Knowing Your Sources and the Danger of the Internet

Jun 13, 2017 | Posted by Nicholas DiDonato


The Internet is a magical place full of memes and cats, but this same magic that is so good at finding ways to waste time is not so good at finding reliable sources. If given the choice between doing research on the Internet or at a library, most students (in my experience) prefer the Internet because it’s “easier.” Yet, what they really mean is “quicker,” for the Internet makes research difficult by exchanging reliability for speed.

In the abstract, if told that the Internet can produce unreliable sources, students agree without hesitation. In practice, however, they tend to trust whatever is on the first page of a Google search, and all talk of “knowing the author” or “knowing the publisher” as checks of reliability go out the window.

For instance, as of 5/24/2017, if one were to Google “flounder encyclopedia,” the first site that appears is the New World Encyclopedia. Well, that certainly sounds reliable. Better the New World than the Old World (at least for Americans). Their motto is, “Research Begins Here,” and their homepage assures the reader that their articles are, “Written by online collaboration with certified experts.”

So, our research on flounders is done! Why bother looking into who actually wrote or published this information? The short, if not obvious answer, is that research is only as good as its sources. Let’s take another look at this encyclopedia.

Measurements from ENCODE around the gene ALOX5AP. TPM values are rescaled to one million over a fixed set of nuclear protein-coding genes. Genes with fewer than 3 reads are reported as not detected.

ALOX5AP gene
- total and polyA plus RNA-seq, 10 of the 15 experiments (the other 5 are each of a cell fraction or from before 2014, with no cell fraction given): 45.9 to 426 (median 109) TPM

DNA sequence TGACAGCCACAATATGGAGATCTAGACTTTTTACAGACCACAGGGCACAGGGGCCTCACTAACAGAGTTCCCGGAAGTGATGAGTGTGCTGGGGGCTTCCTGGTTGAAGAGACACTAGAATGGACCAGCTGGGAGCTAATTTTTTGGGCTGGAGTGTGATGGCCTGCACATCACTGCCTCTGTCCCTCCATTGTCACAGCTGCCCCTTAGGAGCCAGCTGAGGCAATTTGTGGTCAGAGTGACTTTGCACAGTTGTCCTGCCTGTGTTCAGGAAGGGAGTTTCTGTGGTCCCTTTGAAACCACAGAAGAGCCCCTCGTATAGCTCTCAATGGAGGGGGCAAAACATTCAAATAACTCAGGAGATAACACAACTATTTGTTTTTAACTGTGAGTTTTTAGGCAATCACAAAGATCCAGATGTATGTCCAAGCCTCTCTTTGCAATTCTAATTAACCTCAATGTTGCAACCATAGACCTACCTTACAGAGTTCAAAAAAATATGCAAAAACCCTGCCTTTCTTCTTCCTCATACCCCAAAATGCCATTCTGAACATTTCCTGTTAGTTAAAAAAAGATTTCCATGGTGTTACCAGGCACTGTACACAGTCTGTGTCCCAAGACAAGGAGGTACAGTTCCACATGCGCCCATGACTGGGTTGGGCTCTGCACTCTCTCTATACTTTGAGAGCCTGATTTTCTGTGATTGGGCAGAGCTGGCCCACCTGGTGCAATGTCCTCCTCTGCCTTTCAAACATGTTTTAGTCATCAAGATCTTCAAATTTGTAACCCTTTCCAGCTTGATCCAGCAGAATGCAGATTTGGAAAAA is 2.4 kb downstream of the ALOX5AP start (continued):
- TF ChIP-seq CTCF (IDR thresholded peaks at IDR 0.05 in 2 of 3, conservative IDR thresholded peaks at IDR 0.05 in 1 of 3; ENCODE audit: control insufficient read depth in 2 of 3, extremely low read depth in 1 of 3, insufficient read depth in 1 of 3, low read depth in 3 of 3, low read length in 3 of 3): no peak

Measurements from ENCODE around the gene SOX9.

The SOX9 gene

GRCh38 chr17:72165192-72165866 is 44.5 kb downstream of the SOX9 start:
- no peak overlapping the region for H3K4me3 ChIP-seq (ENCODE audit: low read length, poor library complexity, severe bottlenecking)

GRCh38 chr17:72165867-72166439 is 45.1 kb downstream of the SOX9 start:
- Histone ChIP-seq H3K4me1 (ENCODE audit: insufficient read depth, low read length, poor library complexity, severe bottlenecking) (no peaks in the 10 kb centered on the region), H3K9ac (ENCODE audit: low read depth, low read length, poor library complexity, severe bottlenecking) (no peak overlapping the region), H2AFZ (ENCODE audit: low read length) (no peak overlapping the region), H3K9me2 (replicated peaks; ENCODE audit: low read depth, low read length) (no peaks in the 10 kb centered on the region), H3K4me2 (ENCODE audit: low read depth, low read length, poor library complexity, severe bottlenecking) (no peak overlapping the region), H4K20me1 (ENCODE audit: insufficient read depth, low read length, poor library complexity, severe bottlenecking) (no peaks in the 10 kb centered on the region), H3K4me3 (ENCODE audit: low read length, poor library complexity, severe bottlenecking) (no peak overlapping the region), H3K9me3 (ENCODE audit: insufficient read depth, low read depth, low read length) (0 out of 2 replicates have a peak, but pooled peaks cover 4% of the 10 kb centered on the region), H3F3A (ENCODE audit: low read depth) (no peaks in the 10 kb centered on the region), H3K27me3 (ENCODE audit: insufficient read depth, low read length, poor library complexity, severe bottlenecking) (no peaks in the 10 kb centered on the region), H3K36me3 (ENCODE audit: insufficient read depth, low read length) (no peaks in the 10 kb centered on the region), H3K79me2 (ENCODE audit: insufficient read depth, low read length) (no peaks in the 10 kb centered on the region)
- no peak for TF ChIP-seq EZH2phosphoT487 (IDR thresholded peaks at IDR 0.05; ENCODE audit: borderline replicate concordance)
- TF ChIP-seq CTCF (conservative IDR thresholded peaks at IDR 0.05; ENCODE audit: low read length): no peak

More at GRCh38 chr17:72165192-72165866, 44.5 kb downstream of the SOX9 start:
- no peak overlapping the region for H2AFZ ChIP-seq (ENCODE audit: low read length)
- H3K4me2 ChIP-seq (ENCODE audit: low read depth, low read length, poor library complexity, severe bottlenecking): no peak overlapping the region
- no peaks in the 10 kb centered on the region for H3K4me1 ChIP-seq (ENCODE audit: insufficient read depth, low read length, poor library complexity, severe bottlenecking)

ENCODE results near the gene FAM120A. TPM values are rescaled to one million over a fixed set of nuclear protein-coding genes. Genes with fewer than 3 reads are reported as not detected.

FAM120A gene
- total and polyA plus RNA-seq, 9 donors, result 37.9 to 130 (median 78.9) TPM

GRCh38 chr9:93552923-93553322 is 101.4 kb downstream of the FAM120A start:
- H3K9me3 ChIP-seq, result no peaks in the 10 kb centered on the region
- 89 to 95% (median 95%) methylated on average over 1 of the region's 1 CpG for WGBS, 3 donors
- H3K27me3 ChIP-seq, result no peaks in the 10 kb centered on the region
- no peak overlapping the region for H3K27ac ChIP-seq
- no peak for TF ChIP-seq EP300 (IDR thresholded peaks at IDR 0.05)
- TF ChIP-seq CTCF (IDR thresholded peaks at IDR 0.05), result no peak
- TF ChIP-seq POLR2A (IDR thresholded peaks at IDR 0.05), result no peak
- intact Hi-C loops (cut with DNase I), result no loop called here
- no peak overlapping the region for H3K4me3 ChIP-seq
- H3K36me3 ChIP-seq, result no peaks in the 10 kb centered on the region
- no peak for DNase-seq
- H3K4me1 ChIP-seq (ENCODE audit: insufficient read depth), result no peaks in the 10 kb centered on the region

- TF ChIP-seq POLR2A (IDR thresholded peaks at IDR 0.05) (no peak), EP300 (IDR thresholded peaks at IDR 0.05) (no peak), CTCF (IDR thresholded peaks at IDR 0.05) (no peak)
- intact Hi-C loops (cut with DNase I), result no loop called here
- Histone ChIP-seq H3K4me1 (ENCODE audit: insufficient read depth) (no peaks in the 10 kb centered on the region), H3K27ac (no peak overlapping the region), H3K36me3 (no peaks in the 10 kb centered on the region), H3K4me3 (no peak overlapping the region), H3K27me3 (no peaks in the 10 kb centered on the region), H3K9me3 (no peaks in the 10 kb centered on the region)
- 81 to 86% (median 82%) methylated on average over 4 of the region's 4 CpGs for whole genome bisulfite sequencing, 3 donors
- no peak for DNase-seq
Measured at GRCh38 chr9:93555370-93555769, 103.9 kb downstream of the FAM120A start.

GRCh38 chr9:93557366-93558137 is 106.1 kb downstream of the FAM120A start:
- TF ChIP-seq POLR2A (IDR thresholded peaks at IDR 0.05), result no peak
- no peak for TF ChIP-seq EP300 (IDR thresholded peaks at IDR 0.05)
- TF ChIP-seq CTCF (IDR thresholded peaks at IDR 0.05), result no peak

There is no actual author named, except for the vague claim of being a “certified expert” (whatever that means—to my knowledge, one can get a Ph.D in an area but not a “certification” of expertise). Since the authorship is hidden, what about the publisher? Going to their About page, it reads, “The New World Encyclopedia organizes human knowledge in a way that allow a reader to learn information, not just for its own sake, but for its value to the world as a whole. The underlying goal of the encyclopedia is to promote knowledge that leads to happiness, well-being, and world peace.”

At this point, I would hope that students would pause. The goal is promote world peace? That seems like a bit of an odd goal for an encyclopedia. Perhaps they simply see knowledge as leading to peace in some undefined way? The picture gets clearer soon enough: “This encyclopedia transcends the metaphysical assumptions of both the Enlightenment and Modern Encyclopedias. The originator of this project is Sun Myung Moon.”

This is no joke. And it gets better: “This path-breaking foundation combines with the devotion of NWE editors and writers who use Wikipedia articles as the basis for their articles and work to improve them based on training and expertise in their respective subject areas, and compliance with strict writer guidelines for this project.”

In a nutshell, this encyclopedia is about cribbing Wikipedia articles, and then making them conform to the ideology of the Unification Church, widely considered to be a cult. A worse source, in terms of reliability, could scarce be imagined! Sad to say, I have had 6th, 8th, 9th, and 10th graders cite this encyclopedia over these past two quarters.

Hence, my concern that the Internet provides quick “information” (to be generous) but of questionable reliability. A library, if it would even bother buying an encyclopedia that aims to rewrite history to fit the ideology of Sun Myung Moon, would certainly clearly label the source as such. Much could be said about how Google can be tricked by interested parties into getting their results to appear at the top of a Google search, but suffice it to say that a librarian is not so susceptible to such manipulation.

 Of course, do not be so crippled with fear as to avoid Internet research altogether, but go into it knowing that the reliability of sources must be discerned (and if they cannot, they should be discarded), and thus it will be just as much work, if not more, than going to a library.


© Nicholas C. DiDonato

Topics: internet, primary sources, reliable source